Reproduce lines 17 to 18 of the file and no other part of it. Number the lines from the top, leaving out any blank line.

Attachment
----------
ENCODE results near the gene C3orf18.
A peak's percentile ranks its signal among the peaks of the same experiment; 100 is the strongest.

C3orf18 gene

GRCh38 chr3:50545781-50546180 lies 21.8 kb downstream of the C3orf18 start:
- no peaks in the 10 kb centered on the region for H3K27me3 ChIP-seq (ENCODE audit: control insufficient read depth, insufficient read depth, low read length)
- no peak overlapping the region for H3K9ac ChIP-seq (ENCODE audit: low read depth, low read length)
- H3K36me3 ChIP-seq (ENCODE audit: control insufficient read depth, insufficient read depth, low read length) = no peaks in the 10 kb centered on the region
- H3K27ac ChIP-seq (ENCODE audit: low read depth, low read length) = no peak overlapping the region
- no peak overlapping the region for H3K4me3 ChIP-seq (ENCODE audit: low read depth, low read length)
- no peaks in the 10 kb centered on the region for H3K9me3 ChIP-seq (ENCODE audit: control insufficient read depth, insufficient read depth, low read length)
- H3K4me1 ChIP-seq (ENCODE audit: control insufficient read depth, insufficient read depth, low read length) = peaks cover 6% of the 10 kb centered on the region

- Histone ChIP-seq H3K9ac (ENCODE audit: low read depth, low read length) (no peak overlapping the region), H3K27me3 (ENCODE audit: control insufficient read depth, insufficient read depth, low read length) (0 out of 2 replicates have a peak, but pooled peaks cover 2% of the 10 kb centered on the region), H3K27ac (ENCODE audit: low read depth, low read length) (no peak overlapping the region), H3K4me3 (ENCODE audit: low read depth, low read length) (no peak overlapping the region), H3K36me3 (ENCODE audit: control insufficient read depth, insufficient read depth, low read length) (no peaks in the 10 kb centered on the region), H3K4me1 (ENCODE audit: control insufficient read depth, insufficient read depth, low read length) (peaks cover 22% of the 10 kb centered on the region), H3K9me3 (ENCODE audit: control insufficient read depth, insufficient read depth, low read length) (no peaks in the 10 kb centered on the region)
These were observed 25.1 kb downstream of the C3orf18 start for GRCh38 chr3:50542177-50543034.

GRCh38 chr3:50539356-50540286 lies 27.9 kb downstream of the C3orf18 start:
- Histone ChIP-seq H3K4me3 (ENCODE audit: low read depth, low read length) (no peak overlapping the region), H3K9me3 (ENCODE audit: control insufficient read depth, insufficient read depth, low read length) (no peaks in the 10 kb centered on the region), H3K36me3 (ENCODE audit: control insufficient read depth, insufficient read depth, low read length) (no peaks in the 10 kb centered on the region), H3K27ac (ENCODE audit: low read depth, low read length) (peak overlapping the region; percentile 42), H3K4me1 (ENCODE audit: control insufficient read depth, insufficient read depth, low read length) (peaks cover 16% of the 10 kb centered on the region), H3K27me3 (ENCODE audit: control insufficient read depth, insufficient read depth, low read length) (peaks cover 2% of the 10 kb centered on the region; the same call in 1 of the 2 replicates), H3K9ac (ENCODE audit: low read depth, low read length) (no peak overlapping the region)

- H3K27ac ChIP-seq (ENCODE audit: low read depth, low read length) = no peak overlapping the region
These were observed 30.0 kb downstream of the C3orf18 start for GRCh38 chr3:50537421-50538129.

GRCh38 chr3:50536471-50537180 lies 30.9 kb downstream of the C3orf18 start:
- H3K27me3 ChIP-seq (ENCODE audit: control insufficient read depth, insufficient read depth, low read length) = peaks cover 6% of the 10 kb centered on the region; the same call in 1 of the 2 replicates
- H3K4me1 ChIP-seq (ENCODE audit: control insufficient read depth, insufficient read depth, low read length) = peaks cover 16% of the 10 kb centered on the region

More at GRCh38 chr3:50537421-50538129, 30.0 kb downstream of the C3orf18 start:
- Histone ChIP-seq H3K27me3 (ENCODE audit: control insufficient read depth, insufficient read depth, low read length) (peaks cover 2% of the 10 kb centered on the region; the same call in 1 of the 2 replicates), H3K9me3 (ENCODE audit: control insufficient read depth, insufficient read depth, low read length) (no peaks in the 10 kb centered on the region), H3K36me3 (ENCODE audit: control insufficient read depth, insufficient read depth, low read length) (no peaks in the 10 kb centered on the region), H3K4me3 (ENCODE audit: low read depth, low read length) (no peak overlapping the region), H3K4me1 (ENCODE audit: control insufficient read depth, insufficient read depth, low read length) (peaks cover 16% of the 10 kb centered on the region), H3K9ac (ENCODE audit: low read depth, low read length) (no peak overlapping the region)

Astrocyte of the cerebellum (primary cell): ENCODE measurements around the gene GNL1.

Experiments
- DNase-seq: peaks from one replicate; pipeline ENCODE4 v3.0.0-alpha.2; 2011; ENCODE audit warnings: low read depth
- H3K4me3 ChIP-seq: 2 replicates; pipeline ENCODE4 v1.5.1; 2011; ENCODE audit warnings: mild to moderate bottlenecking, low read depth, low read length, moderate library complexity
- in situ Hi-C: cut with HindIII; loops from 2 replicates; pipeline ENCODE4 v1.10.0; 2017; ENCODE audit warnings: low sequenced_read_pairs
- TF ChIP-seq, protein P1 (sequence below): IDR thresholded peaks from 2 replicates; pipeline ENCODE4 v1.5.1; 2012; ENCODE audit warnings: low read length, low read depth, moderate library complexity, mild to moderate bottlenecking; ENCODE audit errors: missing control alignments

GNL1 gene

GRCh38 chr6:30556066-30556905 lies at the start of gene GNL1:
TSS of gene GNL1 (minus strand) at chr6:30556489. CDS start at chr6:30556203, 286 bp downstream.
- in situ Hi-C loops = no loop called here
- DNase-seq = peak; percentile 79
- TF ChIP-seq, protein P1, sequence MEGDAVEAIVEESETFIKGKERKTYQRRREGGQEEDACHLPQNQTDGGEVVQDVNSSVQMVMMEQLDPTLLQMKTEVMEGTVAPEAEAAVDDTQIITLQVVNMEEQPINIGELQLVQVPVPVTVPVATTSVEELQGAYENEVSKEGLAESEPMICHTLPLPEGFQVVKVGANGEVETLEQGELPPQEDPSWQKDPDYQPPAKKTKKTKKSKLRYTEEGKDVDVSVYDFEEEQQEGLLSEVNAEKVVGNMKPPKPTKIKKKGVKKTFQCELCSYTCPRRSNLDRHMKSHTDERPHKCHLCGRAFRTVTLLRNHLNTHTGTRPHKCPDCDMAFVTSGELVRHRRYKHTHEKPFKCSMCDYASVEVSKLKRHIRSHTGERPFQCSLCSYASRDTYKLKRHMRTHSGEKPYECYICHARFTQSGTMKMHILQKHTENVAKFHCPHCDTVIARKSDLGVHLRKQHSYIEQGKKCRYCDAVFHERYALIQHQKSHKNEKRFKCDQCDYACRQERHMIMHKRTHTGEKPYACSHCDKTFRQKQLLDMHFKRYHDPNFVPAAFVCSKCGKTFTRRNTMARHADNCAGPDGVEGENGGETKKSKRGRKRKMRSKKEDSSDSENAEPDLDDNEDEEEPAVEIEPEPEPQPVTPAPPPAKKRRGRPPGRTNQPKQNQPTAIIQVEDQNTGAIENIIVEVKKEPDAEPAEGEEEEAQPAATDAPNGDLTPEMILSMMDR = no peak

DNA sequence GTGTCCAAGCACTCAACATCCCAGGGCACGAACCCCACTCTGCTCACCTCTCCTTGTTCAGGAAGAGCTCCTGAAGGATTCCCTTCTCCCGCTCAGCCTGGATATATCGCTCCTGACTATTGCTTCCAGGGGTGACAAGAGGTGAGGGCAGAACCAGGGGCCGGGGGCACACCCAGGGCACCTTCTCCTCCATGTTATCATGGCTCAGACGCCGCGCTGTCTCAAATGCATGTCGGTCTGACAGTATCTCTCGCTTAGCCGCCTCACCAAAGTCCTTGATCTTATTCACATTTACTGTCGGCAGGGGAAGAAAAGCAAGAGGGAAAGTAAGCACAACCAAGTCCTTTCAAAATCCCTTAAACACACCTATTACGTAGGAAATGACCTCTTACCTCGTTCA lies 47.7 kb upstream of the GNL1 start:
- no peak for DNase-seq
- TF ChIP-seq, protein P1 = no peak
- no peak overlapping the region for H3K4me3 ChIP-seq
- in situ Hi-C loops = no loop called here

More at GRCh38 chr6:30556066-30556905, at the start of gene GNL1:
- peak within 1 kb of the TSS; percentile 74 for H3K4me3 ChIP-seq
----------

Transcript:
These were observed 30.0 kb downstream of the C3orf18 start for GRCh38 chr3:50537421-50538129.

GRCh38 chr3:50536471-50537180 lies 30.9 kb downstream of the C3orf18 start: